You should do your best to make sure that patients with additional needs, such as those with disabilities, have the time and support they need to make a decision. In all cases, you must treat patients fairly and not discriminate against them.


If you think that limits on your ability to give patients the time or information they need is seriously compromising their ability to make an informed decision, you should raise your concerns with your employing or contracting authority. See paragraph 25b of Good medical practice and the explanatory guidance Raising and acting on concerns about patient safety.7 


If you are the doctor undertaking an investigation or providing treatment, it is your responsibility to discuss it with the patient. If this is not practical, you can delegate the responsibility to someone else, provided you make sure that the person you delegate to:

  1. is suitably trained and qualified 
  2. has sufficient knowledge of the proposed investigation or treatment, and understands the risks involved
  3. understands, and agrees to act in accordance with, the guidance in this booklet.

If you delegate, you are still responsible for making sure that the patient has been given enough time and information to make an informed decision, and has given their consent, before you start any investigation or treatment.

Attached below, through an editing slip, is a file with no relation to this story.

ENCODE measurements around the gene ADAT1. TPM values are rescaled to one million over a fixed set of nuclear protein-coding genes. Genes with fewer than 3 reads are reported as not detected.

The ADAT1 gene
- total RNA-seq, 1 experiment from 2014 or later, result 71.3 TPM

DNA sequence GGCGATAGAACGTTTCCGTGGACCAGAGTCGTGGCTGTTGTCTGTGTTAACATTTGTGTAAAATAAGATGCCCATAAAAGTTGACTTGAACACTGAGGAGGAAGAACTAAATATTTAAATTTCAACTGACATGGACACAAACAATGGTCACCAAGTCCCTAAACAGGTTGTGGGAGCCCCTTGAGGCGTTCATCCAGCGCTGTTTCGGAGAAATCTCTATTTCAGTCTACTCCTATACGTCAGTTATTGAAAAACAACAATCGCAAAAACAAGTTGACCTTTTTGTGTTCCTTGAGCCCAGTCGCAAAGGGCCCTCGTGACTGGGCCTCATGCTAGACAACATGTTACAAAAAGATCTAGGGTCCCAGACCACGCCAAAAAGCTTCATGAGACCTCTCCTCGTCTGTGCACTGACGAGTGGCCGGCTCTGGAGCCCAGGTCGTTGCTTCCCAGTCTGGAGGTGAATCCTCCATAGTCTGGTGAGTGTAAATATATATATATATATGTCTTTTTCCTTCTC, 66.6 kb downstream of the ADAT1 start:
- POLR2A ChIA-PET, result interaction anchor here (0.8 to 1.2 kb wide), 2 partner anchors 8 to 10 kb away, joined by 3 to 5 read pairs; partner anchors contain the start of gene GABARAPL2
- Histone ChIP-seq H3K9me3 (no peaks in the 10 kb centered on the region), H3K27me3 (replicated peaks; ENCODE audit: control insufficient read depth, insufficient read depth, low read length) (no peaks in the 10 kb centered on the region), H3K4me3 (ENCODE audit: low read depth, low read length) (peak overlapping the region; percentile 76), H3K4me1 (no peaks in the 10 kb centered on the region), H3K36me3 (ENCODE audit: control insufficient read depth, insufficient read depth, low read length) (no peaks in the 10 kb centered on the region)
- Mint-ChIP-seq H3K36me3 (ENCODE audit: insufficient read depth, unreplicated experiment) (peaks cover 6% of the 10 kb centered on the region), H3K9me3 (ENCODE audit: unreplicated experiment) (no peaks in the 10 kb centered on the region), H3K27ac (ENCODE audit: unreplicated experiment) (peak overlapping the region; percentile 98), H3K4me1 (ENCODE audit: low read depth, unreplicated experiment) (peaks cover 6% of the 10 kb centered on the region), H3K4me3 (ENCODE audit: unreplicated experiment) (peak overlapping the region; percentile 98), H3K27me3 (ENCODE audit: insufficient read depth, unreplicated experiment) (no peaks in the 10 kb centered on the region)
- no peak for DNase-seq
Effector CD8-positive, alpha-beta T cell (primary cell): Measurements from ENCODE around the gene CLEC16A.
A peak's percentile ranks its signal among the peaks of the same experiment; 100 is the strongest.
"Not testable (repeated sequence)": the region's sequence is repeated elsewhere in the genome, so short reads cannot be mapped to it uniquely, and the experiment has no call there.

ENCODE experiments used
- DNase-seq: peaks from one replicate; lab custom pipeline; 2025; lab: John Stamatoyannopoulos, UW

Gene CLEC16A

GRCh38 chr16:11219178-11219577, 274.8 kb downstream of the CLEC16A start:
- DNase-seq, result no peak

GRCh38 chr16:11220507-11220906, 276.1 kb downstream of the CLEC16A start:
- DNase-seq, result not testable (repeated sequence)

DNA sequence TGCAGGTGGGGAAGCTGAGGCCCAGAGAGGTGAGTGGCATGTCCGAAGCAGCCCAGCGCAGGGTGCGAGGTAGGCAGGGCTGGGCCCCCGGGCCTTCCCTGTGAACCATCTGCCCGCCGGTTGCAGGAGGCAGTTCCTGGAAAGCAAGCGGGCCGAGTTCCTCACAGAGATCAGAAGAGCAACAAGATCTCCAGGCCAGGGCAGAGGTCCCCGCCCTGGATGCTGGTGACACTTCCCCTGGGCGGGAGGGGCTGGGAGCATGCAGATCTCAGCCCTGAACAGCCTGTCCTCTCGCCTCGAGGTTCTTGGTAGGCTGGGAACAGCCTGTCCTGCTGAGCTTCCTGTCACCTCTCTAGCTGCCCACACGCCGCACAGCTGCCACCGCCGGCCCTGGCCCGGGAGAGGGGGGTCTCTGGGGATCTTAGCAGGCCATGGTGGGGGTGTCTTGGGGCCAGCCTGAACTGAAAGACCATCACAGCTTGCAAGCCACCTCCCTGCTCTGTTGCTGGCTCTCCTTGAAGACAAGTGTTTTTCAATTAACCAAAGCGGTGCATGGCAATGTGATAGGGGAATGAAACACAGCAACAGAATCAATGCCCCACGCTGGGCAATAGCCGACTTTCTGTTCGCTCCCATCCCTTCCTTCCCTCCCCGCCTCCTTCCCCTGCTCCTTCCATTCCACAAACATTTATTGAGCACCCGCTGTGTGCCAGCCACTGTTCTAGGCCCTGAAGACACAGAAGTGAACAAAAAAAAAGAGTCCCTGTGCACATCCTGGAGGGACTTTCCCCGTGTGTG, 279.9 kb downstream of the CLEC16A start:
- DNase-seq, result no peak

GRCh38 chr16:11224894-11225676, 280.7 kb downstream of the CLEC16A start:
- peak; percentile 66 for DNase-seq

Clear, accurate information about the risks of any proposed investigation or treatment, presented in a way patients can understand, can help them make informed decisions. The amount of information about risk that you should share with patients will depend on the individual patient and what they want or need to know. Your discussions with patients should focus on their individual situation and the risk to them.


In order to have effective discussions with patients about risk, you must identify the adverse outcomes that may result from the proposed options. This includes the potential outcome of taking no action. Risks can take a number of forms, but will usually be:

  1. side effects
  2. complications
  3. failure of an intervention to achieve the desired aim.

Risks can vary from common but minor side effects, to rare but serious adverse outcomes possibly resulting in permanent disability or death.


In both cases, you will be responsible for any prescription you sign.

Recommending medicines for prescription by colleagues